December’s FPRA Southwest Florida Chapter membership meeting included both a community service project for feeding the hungry and hearing from someone’s whose mission is to do so on a daily basis – Sarah Owen, CEO of Community Cooperative Ministries, Inc. (CCMI).

As part of CCMI’s management process, they reflect on both the successes and challenges faced throughout the year, including accepting and acknowledging how the challenges actually helped them improve. She compared taking risks to a trapeze artist hanging on to the safety of the bar versus the beauty of when they let go and fly through the air. The beauty lies in letting go rather than always playing it safe.

Our response to discouragement and failure that sometimes occurs when taking risks holds the key to our future. You can either be a “splatter” – someone who falls apart or becomes crippled when discouraged; or a “bouncer” – someone who pulls it together and rebounds. It’s a choice whether to give up or get up.

In the past year, Starbucks’ business model was crumbling. They were shutting down stores, receiving bad press and failure was predicted. Owens and CCMI examined what happened and learned from it. Rather than giving up, Starbucks created a new way of doing business by adding new products and services and recreating the look of the stores and is now on the path back to success.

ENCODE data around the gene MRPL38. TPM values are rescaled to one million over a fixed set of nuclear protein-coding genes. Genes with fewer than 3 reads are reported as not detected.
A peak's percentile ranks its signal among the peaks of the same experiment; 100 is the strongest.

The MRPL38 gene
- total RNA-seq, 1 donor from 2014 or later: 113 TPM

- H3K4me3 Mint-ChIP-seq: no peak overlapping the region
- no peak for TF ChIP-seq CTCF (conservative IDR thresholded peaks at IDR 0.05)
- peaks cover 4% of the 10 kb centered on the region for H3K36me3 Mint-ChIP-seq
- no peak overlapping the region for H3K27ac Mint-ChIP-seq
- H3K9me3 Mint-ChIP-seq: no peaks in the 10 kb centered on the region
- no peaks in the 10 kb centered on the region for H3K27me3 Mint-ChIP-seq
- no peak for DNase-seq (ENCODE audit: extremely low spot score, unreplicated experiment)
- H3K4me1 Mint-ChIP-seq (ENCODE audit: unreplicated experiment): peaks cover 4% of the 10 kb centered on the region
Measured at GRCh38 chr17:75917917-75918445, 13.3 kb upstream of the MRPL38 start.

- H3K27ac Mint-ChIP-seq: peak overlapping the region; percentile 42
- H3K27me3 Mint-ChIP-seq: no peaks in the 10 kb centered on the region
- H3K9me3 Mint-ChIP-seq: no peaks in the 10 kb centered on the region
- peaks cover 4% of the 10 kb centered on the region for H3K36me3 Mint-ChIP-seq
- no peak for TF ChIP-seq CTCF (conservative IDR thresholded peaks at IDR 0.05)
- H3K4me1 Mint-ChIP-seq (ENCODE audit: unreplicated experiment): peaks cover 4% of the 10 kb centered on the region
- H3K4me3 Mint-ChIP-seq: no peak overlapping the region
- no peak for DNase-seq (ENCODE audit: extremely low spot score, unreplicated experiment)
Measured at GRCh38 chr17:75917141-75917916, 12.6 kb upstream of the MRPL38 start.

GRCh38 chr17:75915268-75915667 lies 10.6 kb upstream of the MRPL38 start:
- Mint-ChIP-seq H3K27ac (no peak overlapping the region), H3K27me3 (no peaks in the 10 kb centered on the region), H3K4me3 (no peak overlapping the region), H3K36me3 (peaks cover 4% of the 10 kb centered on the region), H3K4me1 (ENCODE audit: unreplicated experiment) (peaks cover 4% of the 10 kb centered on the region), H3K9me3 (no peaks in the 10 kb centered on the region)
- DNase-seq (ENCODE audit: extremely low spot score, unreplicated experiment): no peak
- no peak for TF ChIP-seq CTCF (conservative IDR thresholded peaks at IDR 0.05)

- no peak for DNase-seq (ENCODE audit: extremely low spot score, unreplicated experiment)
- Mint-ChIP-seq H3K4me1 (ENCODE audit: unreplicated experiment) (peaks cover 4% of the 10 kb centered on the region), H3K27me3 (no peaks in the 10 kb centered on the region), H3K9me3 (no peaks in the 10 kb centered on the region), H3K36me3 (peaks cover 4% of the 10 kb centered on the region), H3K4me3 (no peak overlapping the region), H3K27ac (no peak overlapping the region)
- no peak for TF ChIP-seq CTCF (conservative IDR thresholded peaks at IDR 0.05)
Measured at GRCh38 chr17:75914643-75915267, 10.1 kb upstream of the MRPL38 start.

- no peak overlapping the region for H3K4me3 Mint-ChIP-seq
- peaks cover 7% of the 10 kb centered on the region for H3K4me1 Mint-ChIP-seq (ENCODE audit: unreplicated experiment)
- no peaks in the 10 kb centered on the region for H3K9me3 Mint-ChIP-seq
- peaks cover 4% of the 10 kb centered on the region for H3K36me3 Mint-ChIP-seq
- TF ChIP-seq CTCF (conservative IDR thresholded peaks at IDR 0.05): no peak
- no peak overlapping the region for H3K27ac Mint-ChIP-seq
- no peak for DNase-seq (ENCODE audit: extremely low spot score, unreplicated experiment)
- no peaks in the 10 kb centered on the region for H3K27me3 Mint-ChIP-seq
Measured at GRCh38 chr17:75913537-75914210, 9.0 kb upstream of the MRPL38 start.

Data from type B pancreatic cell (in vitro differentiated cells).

When nominated for the Energizer Keep Going Hall of Fame, Owens was touched by the profound stories of the other nominees, and discovered the tie-in between personal and business determination to “keep going” despite adversity.

Become the “bouncer” and help other people to bounce. Your positive influence can also be pivotal to rescuing others from self-destructive discouragement. At CCMI, stories of despair are common every day. Each employee and volunteer is a part of the culture of helping people in need to keep going.

How do we rescue others? Help them to properly interpret setbacks by guiding them to the right perspective, connecting them to the right people, and restoring them with the right words.

In closing, Owens encouraged us to look carefully at 2010 and become the most beautiful trapeze artist we can be in 2011.